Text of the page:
can you find anything on the ancient akkaad?
Hi Jason,

Tolkein may have indeed read that text, or learned about it from ancient history in general. Also, I assume you meant "man has not changed", right?

As for Akkad, I was able to find this translation of the Birth Legend of Sargon of Akkad:

Sargon, great king, king of Akkade, am I:
my mother was a high priestess, my father I knew not.
My father's family dwells in the uplands;
my city was Azupiranu, which lies on the bank of the Euphrates.
My mother the high priestess conceived me, bore me in secret,
in a reed basket she placed me, sealed my lid with bitumen.
She set me down on the river, whence I could not ascend;
the river bore me up, brought me to the irrigator Aqqi.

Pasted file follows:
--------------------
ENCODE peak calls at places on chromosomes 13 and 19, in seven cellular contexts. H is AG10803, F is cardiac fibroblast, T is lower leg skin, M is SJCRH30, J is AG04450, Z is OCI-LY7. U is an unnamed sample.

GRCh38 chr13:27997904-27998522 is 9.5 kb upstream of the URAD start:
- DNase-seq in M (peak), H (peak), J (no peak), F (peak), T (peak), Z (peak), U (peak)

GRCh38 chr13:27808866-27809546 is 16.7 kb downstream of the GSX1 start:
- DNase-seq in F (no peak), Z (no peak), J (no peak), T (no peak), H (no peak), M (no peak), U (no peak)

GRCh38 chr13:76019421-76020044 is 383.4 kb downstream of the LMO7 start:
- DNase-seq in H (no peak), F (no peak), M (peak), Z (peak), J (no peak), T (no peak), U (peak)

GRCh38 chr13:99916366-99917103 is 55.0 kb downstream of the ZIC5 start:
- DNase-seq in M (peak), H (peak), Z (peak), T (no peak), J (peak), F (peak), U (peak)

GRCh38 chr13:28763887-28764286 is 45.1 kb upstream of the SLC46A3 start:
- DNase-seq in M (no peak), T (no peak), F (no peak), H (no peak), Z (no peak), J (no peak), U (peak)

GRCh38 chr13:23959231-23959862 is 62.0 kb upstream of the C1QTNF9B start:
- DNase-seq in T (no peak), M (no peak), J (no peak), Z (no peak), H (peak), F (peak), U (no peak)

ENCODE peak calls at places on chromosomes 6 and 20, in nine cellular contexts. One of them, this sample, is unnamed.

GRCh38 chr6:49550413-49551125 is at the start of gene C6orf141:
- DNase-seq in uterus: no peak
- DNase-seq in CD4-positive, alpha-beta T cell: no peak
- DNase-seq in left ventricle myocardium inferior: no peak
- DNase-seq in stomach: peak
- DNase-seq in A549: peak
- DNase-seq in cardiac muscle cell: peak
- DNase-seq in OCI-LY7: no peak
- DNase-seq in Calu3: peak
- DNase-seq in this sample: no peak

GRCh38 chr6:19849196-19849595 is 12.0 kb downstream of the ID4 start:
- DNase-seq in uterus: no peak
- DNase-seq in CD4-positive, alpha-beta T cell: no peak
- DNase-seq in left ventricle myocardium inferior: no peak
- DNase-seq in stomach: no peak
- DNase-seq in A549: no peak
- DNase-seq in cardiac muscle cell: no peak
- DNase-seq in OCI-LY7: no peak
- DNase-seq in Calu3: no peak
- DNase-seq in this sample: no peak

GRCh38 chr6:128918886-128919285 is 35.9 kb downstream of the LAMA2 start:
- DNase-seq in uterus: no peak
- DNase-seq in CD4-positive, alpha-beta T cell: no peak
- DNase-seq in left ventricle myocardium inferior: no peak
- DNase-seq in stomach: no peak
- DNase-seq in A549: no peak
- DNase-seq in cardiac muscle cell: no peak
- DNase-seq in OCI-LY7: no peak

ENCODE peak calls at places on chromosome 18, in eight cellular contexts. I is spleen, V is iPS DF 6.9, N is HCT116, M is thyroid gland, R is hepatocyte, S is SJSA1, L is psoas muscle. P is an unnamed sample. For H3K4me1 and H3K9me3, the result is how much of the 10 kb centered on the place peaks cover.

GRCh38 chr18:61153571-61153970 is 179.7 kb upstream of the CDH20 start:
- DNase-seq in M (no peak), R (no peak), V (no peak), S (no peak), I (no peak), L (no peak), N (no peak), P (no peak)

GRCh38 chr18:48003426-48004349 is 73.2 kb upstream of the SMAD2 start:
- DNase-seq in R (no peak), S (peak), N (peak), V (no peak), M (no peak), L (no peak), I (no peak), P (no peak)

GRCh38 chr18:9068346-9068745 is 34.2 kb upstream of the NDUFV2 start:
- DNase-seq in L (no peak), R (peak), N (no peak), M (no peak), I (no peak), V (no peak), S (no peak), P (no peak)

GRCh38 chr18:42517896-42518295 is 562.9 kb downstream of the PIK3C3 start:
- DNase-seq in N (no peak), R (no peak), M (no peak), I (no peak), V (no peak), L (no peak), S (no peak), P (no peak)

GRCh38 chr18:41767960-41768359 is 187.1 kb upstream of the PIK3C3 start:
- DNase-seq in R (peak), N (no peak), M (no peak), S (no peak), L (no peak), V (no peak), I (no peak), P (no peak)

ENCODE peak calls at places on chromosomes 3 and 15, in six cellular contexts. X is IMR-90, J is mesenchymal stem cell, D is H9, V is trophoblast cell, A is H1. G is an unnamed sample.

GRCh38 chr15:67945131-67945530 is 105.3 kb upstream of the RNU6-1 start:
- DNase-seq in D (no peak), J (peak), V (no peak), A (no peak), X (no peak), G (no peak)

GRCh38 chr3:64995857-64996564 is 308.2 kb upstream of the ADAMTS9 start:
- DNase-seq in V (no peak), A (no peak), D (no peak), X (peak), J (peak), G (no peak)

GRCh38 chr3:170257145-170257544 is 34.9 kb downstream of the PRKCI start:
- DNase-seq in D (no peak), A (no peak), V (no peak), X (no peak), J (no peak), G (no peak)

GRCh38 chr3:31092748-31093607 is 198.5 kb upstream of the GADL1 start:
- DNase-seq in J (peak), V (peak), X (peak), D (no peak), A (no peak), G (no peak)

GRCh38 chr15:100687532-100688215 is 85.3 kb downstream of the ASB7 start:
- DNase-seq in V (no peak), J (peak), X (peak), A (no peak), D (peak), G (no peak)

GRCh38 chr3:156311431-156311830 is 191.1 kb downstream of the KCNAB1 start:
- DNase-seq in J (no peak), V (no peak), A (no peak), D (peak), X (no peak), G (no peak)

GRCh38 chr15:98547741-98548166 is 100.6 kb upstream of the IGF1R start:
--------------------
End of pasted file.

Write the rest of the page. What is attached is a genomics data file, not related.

The irrigator Aqqi lifted me up as he dipped his pail,
the irrigator Aqqi brought me up as his adopted son.
The irrigator Aqqi set me to work in a date-grove,
during my work in the date-grove the goddess Ishtar loved me.
[Fifty]-four years I exercised kingship,
ruled and governed the black-headed folk.
I cut [through] mighty mountains with picks of copper,
many times I ascended the upper mountains.
Many times I traversed the lower mountains,
three times I circumnavigated the entire ocean.
(Remainder fragmentary)

http://www.etana.org/abzu/fulldisplay.p ... code=etact
You can also search the main site for certain keywords in Akkadian texts, or browse by topic by expanding the "Browse by Category" link from here: http://www.etana.org/abzu/etact-search.pl
 
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#5